Marketing needn’t always be positive
There seems to be a general trend in marketing to focus on your brand or product in a good light. After all, it makes sense to think that way really, who would want to promote a product by slating it?
However sometimes negative coverage actually boosts interest, as seen by the latest marketing attempts of anti-Obamacare groups whose efforts only helped fuel sign ups of the Affordable Care Act. In a blog post, Brookings Institution researcher Niam Yaraghi explained that in the US, each state’s per-capita ad spending on anti-ACA ads generally saw a trend in increased sign-up rates for healthcare. As The Atlantic points out, the anti-ACA advertising budget is actually 15 times that of ACA support, so really it’s a great allocation of budget for the upcoming midterm elections.
It’s not the only time this has happened either, I’m sure you can think of numerous occasions where you’ve been convinced to watch/read/buy/eat/etc. something based on a friends scathing review. I know that I’d never have found out about Tommy Wiseau’s The Room if it wasn’t for YouTube clips and word of mouth about how terrible it is. The same can be said of the, frankly awful, Human Centipede films, which garnered attention from the bad press surrounding it for being both grotesque and a genuinely awful piece of cinema.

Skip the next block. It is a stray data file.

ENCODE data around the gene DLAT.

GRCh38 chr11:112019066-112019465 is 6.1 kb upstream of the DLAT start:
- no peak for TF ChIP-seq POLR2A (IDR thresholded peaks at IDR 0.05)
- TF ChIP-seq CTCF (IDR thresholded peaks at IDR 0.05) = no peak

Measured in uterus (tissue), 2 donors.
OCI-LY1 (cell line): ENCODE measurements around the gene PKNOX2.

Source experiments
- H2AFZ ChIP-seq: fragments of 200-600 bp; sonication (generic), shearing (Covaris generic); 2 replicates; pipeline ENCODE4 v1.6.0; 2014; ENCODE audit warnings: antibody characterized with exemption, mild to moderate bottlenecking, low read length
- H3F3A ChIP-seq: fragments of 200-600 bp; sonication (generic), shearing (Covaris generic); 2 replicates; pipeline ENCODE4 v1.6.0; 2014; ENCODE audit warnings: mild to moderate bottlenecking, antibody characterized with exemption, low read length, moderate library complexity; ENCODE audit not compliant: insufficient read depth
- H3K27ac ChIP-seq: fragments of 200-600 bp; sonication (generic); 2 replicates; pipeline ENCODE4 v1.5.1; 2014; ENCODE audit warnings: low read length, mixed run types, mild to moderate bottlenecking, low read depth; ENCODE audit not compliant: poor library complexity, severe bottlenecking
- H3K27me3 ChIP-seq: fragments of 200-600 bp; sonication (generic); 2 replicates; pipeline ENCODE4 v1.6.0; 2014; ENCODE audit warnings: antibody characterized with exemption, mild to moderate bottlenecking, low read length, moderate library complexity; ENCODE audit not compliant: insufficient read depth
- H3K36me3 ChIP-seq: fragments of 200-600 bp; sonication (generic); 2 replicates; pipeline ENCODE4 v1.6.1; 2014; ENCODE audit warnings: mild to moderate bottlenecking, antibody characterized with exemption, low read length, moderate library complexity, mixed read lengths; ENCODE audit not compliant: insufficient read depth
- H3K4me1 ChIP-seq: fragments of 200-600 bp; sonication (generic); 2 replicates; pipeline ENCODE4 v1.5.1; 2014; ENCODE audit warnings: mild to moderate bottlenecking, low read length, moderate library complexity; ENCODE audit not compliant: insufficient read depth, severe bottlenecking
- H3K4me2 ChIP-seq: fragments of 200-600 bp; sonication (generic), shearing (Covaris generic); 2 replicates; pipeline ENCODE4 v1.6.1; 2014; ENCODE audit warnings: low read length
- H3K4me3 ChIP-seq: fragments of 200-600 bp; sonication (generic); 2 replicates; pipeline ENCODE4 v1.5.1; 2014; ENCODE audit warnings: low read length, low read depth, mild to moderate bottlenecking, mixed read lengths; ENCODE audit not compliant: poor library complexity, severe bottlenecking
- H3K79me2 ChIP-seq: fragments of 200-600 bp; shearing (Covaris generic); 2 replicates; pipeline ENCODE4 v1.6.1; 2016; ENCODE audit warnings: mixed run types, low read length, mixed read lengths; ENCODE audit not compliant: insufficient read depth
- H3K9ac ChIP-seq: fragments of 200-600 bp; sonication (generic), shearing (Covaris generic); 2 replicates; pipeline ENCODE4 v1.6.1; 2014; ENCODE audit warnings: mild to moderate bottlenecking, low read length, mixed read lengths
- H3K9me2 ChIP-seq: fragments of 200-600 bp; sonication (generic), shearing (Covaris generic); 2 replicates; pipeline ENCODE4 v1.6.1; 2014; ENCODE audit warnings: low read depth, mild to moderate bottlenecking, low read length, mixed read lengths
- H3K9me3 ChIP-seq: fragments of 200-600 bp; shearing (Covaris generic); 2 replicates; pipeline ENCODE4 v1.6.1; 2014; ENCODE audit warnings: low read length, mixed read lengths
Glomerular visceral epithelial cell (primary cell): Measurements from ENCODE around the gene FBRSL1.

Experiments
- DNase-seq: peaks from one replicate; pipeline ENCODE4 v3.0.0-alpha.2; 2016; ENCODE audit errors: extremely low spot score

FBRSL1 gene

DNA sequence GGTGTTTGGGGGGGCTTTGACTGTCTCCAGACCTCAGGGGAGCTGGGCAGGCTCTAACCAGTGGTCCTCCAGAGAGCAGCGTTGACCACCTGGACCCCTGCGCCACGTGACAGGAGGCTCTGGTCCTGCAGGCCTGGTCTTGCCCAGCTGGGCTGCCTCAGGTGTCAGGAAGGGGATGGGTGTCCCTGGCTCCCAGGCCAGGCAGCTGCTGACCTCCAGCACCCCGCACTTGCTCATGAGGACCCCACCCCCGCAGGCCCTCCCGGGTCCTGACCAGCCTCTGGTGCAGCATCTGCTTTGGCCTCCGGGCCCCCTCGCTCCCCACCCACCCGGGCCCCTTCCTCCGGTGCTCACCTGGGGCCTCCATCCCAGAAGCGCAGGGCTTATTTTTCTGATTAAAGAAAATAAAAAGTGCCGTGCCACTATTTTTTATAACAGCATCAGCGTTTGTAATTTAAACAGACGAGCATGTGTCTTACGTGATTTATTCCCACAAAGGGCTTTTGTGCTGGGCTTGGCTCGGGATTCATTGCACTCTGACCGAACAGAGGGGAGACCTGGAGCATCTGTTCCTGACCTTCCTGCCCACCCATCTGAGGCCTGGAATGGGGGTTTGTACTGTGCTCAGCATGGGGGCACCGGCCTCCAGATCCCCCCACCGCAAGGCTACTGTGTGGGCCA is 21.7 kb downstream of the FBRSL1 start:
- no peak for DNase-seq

Indeed, even three researchers from Wharton and Stanford conducted a study into bad publicity in 2010. They examined sales data and book reviews, seeing that there was a spike in sales when the New York Times dished out a good review, and there was a slump in sales when it pushed out a bad review.
However, things changed when the book in question was from a relatively unknown author. Here they saw a spike in sales after a bad review, people’s curiosity getting the better of them as they set out to discover what makes it so bad.
According to Yaraghi, one reason why people were influenced to sign up for ACA by the anti-ACA ads is really one of two things.
A: awareness of the service has been increased and so the more ads they see, the more they think about the service. Clearly showing that they genuinely believe it to be of worth.
or B: people see the ads and believe that Congress will repeal it in the near future, and so want to capitalise on the service now while it’s still available to them.
Now, step back and think about the bad publicity that your brand or product might be getting. Will it really damage the brand? Is damage control completely necessary? If it’s something small, a bit of controversy can only help propel its name into people’s minds – at which point they can weigh up a final decision on their own.
If it’s an established brand with a loyal base, it’s probably worth making sure the fires of hate don’t spread too fast or too far.